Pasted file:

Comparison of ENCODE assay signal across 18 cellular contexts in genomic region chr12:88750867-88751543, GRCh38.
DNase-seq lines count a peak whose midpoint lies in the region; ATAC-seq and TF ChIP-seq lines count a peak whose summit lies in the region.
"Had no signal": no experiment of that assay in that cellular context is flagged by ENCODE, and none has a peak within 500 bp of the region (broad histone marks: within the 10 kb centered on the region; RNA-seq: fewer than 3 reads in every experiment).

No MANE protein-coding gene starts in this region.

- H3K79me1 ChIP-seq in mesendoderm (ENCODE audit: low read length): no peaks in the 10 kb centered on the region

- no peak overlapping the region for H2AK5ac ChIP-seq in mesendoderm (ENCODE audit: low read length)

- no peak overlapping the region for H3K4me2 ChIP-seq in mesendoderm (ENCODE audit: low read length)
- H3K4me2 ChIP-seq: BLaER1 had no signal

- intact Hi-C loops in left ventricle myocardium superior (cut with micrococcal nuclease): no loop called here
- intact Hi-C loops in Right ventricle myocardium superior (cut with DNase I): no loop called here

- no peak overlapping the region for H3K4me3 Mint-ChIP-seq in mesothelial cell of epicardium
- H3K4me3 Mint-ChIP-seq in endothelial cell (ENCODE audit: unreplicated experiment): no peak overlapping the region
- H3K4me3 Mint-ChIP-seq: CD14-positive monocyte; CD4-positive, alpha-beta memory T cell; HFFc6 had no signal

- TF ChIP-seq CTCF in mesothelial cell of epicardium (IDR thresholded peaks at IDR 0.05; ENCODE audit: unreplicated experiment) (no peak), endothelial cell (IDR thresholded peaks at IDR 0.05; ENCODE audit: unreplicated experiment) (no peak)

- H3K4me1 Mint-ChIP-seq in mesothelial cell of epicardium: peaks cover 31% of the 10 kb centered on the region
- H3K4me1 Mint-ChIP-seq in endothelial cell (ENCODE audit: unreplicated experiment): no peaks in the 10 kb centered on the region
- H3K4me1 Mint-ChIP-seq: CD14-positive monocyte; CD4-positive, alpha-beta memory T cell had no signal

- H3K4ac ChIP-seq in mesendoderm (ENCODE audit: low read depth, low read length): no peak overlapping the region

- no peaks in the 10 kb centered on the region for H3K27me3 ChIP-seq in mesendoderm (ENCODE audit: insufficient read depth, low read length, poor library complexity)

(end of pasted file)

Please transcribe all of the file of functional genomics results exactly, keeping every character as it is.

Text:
Comparison of ENCODE assay signal across 18 cellular contexts in genomic region chr12:88750867-88751543, GRCh38.
DNase-seq lines count a peak whose midpoint lies in the region; ATAC-seq and TF ChIP-seq lines count a peak whose summit lies in the region.
"Had no signal": no experiment of that assay in that cellular context is flagged by ENCODE, and none has a peak within 500 bp of the region (broad histone marks: within the 10 kb centered on the region; RNA-seq: fewer than 3 reads in every experiment).

No MANE protein-coding gene starts in this region.

- H3K79me1 ChIP-seq in mesendoderm (ENCODE audit: low read length): no peaks in the 10 kb centered on the region

- no peak overlapping the region for H2AK5ac ChIP-seq in mesendoderm (ENCODE audit: low read length)

- no peak overlapping the region for H3K4me2 ChIP-seq in mesendoderm (ENCODE audit: low read length)
- H3K4me2 ChIP-seq: BLaER1 had no signal

- intact Hi-C loops in left ventricle myocardium superior (cut with micrococcal nuclease): no loop called here
- intact Hi-C loops in Right ventricle myocardium superior (cut with DNase I): no loop called here

- no peak overlapping the region for H3K4me3 Mint-ChIP-seq in mesothelial cell of epicardium
- H3K4me3 Mint-ChIP-seq in endothelial cell (ENCODE audit: unreplicated experiment): no peak overlapping the region
- H3K4me3 Mint-ChIP-seq: CD14-positive monocyte; CD4-positive, alpha-beta memory T cell; HFFc6 had no signal

- TF ChIP-seq CTCF in mesothelial cell of epicardium (IDR thresholded peaks at IDR 0.05; ENCODE audit: unreplicated experiment) (no peak), endothelial cell (IDR thresholded peaks at IDR 0.05; ENCODE audit: unreplicated experiment) (no peak)

- H3K4me1 Mint-ChIP-seq in mesothelial cell of epicardium: peaks cover 31% of the 10 kb centered on the region
- H3K4me1 Mint-ChIP-seq in endothelial cell (ENCODE audit: unreplicated experiment): no peaks in the 10 kb centered on the region
- H3K4me1 Mint-ChIP-seq: CD14-positive monocyte; CD4-positive, alpha-beta memory T cell had no signal

- H3K4ac ChIP-seq in mesendoderm (ENCODE audit: low read depth, low read length): no peak overlapping the region

- no peaks in the 10 kb centered on the region for H3K27me3 ChIP-seq in mesendoderm (ENCODE audit: insufficient read depth, low read length, poor library complexity)